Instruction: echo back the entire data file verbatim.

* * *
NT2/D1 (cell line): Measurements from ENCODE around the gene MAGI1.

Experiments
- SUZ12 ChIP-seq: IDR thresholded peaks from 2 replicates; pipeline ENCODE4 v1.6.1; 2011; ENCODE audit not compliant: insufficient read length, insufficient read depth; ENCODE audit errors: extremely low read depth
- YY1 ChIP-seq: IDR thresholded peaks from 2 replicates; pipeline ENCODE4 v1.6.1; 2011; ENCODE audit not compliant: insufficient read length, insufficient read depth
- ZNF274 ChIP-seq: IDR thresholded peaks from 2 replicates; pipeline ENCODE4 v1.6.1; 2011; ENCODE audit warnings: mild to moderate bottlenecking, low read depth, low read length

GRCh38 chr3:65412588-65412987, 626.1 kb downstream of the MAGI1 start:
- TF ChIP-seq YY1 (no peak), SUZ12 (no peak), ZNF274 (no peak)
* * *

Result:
NT2/D1 (cell line): Measurements from ENCODE around the gene MAGI1.

Experiments
- SUZ12 ChIP-seq: IDR thresholded peaks from 2 replicates; pipeline ENCODE4 v1.6.1; 2011; ENCODE audit not compliant: insufficient read length, insufficient read depth; ENCODE audit errors: extremely low read depth
- YY1 ChIP-seq: IDR thresholded peaks from 2 replicates; pipeline ENCODE4 v1.6.1; 2011; ENCODE audit not compliant: insufficient read length, insufficient read depth
- ZNF274 ChIP-seq: IDR thresholded peaks from 2 replicates; pipeline ENCODE4 v1.6.1; 2011; ENCODE audit warnings: mild to moderate bottlenecking, low read depth, low read length

GRCh38 chr3:65412588-65412987, 626.1 kb downstream of the MAGI1 start:
- TF ChIP-seq YY1 (no peak), SUZ12 (no peak), ZNF274 (no peak)